Sienna Miller was told to ‘f*** off’ by Broadway producer after she asked for equal pay
'I realized I had every right to be equally subsidized for the work that I would have done', revealed Sienna Miller
LOS ANGELES, CALIFORNIA: Actress Sienna Miller has made a stunning allegation that she was told to "f*** off," by one of the Broadway producers when she asked for equal pay as her male co-star. The 40-year-old star in her December cover story for British Vogue claimed that she was "offered less than half" the weekly pay in comparison to another male actor while they performed at the Great White Way.
However, she did not name the producer or mention the name of the show. Miller said, "I said to the producer, who was extremely powerful, it's not about money — it's about fairness and respect, thinking they'd come back and say, 'Of course, of course.” The American-British actress then added, "But they didn't. They just said, 'Well f*** off then.'"
Back in the days, Miller had starred in two Broadway productions, which are 'Cabaret' in 2015, and 'After Miss Julie' in 2009. She then did that particular show where she was rudely asked to just forget about the equal pay, British Vogue reported.
The 'Anatomy of a Scandal' actress shared feeling "terrible and embarrassed" about that moment, but later realized it was quite important to confront the issue. "I realized I had every right to be equally subsidized for the work that I would have done,” Miller told the outlet, as per People.
She then talked about how late actor Chadwick Boseman stepped in and made sure she got equal pay for their movie '21 Bridges'. “What you did was extraordinary and meant the world," Miller told Boseman after he gave a share of his own salary to the actress to make it fair pay. She added, "He came up to me when we wrapped and said, 'You got paid what you deserved.'"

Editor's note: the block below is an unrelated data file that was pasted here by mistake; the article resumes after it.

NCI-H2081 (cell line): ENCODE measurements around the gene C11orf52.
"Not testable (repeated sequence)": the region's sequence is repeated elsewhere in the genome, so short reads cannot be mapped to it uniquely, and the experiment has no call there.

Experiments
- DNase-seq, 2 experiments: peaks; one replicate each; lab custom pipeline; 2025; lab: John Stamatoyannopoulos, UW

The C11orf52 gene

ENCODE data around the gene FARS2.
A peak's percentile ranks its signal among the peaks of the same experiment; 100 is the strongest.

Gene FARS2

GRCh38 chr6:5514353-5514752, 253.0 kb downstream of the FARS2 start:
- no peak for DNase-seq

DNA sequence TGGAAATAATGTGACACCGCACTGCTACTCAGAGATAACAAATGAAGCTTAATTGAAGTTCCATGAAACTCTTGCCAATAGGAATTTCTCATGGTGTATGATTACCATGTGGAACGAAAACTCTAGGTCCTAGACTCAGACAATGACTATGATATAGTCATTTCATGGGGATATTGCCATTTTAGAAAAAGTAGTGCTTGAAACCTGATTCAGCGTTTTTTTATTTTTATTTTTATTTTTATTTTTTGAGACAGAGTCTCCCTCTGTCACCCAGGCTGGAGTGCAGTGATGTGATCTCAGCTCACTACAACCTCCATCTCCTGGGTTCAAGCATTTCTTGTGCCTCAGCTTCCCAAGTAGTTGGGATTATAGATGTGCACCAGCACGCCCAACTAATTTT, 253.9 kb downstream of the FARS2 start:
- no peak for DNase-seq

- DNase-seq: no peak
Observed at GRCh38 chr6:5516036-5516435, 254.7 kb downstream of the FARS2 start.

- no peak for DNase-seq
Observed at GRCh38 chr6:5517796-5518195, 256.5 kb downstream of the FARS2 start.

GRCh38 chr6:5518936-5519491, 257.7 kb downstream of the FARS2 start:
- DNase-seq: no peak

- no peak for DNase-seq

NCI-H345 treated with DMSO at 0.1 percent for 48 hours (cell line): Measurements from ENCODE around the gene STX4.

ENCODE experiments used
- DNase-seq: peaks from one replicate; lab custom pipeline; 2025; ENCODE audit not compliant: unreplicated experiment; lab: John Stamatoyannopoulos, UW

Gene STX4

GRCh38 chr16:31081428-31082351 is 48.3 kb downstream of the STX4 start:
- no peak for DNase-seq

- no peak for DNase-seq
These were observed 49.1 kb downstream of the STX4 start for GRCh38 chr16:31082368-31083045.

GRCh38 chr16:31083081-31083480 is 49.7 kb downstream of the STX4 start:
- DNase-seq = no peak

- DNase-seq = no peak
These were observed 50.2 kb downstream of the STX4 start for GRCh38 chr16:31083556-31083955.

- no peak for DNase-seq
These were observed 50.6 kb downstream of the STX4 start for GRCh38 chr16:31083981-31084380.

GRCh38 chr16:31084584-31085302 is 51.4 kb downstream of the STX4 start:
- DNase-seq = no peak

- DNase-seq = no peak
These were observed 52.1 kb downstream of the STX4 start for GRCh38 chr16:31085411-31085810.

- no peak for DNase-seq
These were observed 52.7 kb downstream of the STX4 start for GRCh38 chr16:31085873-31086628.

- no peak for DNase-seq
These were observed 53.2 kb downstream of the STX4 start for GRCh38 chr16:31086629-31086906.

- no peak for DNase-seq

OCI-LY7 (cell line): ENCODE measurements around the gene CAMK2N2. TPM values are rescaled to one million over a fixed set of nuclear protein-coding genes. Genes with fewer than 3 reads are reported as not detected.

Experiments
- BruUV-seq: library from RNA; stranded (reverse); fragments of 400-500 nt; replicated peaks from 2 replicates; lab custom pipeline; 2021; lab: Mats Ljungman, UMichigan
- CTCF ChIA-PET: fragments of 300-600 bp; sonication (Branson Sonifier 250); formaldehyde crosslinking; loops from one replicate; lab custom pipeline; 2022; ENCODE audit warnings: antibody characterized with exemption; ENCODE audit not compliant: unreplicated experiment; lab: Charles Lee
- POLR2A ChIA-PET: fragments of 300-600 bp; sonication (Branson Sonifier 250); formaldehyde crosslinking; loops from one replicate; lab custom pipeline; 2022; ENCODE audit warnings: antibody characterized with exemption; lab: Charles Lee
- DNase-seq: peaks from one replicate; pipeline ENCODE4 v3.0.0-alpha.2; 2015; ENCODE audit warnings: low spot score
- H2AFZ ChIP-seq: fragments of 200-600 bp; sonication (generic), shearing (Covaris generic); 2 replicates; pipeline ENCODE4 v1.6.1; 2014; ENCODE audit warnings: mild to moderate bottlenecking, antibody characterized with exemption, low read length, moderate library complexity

Miller also recalled the moment with Boseman in a September 2020 interview with Empire, "This was a pretty big-budget film, and I know that everybody understands about the pay disparity in Hollywood, but I asked for a number that the studio wouldn't get to. And because I was hesitant to go back to work and my daughter was starting school and it was an inconvenient time, I said, 'I'll do it if I'm compensated in the right way.”
Miller further said, "And Chadwick ended up donating some of his salary to get me to the number that I had asked for. He said that that was what I deserved to be paid. It was about the most astounding thing that I've experienced. That kind of thing just doesn't happen. He said, 'You're getting paid what you deserve, and what you're worth. It's just unfathomable to imagine another man in that town behaving that graciously or respectfully."